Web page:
We Danced All Night: A Social History of Britain Between the Wars Hardcover – 3 Jul 2008
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Pugh is one of the most well-respected, diligent and honest scholars working in British history today.This book deserves to be read. (Gerard Degroot Scotland on Sunday)
The link between a distinct wing of Conservatism and the Italian form of fascism is substantiated in this outstandingly revelatory book. (Edward Pearce Glasgow Herald)
This book demonstrates for the first time the true spread and depth of fascist beliefs- and the extent to which they were distinctly British. (David Graham Manchester Evening News)
buoyant and brilliant (Bettaby Hughes The Times)
A fascinating detailed look at how we lived during the interwar years. (The Daily Mail Christmas Books The Daily Mail Christmas Books)
'A fascinating detailed look at how we lived during the interwar years'See all Product description
Top customer reviews
The result is an exhaustive work. As an academic read, it is entertaining and well written. As a light holiday pocket book - Well, you’d have to have above normal interest in the topic. I felt sometimes back at Uni when reading it, but at the same time backtracked and thought that it would have been more fun studying if all academic books were as this one.
I bought this one together with Lucy Moore’s “Anything goes” on the recommendation of Amazon. Though the books match in topic (Moore on the US, Pugh on the UK), they could not have been more different. Whereas Moore’s book is based on renowned news stories (and citing newspapers) to provide a snapshot, Pugh goes deep in to the matter. While Moore was done in an afternoon plus, I spent a week reading Pugh. I know I lot more about the common person in the 1920s than I know after reading Moore.
If you are looking for something that has everything you wanted to know about Britain in the mid-war years but never dared ask, this book is for you.
What I particularly like is the arrangement of chapters by topic rather than a straight 1918-1939 approach e.g. Food Between the Wars, Childhood and education, Sport and gambling, the countryside etc.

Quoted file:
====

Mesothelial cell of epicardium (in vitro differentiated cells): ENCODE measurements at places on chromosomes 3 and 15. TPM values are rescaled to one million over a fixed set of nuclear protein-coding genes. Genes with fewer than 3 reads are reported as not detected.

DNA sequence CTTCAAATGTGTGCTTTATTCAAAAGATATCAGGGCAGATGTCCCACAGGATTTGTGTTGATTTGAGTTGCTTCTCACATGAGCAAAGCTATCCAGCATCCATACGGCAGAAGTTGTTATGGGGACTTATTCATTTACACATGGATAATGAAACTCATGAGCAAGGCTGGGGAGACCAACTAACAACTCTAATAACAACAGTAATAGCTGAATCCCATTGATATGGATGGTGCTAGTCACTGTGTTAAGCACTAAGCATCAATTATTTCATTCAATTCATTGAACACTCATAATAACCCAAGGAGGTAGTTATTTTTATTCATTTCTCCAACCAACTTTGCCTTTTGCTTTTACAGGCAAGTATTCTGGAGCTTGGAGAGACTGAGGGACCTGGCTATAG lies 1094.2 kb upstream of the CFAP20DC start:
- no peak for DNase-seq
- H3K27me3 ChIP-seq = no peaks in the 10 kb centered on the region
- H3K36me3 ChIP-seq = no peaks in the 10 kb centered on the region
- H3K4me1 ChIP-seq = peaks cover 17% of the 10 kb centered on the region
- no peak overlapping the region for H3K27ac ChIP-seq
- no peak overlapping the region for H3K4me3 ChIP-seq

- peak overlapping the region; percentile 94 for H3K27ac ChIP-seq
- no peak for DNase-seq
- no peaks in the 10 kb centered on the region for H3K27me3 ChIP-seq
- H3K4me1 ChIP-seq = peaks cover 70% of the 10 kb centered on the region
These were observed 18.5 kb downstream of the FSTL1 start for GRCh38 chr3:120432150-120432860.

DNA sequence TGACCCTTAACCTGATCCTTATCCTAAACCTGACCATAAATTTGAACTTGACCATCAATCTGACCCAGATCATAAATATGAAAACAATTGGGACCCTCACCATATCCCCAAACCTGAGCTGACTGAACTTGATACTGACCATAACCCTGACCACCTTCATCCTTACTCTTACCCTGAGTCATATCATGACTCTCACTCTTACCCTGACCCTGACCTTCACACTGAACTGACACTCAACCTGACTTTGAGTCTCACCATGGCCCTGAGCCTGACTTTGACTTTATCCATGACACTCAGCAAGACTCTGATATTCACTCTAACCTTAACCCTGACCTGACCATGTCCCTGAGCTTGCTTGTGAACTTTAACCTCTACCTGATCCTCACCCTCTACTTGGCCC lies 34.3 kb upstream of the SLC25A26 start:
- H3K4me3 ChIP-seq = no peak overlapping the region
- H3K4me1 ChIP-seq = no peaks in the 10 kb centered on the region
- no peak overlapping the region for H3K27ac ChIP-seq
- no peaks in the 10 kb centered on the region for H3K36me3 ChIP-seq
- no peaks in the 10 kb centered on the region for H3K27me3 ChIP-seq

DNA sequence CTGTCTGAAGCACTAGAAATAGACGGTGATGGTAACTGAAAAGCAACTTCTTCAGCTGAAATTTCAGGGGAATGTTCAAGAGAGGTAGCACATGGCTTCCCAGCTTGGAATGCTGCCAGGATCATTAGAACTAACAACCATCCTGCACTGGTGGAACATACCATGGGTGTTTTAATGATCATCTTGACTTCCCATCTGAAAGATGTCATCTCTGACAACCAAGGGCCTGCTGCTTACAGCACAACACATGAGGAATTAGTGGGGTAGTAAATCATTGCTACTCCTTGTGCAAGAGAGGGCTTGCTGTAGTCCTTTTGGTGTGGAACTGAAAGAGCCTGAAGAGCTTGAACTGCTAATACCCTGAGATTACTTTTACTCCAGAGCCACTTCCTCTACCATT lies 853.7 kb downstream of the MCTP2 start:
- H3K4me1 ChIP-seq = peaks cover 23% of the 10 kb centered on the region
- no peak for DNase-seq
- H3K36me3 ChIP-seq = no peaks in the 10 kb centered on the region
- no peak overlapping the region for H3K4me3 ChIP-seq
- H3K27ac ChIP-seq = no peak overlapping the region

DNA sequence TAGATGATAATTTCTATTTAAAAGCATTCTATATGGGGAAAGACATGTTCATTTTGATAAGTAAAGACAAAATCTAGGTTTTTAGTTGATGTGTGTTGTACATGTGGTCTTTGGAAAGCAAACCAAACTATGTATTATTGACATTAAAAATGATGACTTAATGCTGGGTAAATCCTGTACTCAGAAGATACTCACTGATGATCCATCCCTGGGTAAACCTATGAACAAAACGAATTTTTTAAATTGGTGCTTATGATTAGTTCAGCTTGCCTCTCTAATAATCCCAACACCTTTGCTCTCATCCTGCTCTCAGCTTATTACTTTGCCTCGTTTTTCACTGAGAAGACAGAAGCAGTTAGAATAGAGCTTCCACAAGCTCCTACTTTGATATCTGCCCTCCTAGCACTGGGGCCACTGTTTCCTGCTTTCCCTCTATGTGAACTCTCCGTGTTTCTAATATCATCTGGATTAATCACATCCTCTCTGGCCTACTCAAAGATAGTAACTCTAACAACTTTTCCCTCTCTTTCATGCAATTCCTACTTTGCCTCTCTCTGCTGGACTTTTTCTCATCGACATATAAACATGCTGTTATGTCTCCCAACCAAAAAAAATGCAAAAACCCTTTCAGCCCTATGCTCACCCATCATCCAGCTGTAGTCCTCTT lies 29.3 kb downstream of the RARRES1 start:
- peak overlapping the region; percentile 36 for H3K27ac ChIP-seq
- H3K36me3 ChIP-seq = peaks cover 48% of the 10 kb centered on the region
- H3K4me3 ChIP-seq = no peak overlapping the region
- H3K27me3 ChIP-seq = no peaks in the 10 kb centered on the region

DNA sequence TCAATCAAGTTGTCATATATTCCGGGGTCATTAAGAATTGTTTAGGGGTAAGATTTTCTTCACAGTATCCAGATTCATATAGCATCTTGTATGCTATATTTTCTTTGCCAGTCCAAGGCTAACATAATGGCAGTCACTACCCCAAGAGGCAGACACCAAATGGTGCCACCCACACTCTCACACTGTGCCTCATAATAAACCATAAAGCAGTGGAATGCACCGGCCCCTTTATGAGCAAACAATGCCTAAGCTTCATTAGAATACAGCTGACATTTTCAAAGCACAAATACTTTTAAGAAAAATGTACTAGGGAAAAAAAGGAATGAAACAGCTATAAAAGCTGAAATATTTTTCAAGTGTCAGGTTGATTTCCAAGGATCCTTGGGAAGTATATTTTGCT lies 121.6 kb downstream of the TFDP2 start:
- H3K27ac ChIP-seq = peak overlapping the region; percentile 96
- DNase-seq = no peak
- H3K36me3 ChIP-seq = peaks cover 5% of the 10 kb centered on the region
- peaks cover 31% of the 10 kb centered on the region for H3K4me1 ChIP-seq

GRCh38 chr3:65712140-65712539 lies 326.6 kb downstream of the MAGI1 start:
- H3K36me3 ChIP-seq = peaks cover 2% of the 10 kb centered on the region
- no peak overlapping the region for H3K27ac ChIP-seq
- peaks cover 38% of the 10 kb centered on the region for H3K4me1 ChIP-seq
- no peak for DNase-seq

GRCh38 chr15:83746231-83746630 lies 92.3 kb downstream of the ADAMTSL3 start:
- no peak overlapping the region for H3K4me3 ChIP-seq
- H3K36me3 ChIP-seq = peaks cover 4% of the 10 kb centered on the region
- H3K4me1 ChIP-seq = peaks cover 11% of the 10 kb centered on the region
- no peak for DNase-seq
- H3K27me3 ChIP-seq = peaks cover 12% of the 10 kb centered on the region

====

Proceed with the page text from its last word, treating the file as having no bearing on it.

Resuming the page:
There are some problems: 1) some repetition, as though the chapters were insufficiently cross-checked, 2) quite a few typos and a maddeningly eccentric approach to the use (or non-use, to be more accurate) of commas and semi-colons, 3) An occasionally overly-convoluted writing style, 4) an over-reliance on a few key sources, especially autobiographical accounts, in some places, 5) as is frequent in books of this kind, a relative lack of sustained analysis (with the notable exception of the chapters on empire and the British regions, where the latter is particularly thoughtful). The first two points might seem picky, but such minor errors are too frequent to just ignore. One suspects the book may have been rushed a little as deadlines approached. The latter point is a common one, but given Pugh's initial thesis some more developed argument on its behalf - even if only in a conclusion - would have been welcome.
Still, the strengths of the book more an outweigh the weaknesses. If your prevailing image of the 1920s and 1930s is based on media stereotypes or arguments from those with a political axe to grind, you will see the whole period differently once you have read this book. I came away with much to think about and am grateful to Martin Pugh for producing something so rewarding and stimulating. I can't think of anyone who wouldn't benefit in some way from reading this book.
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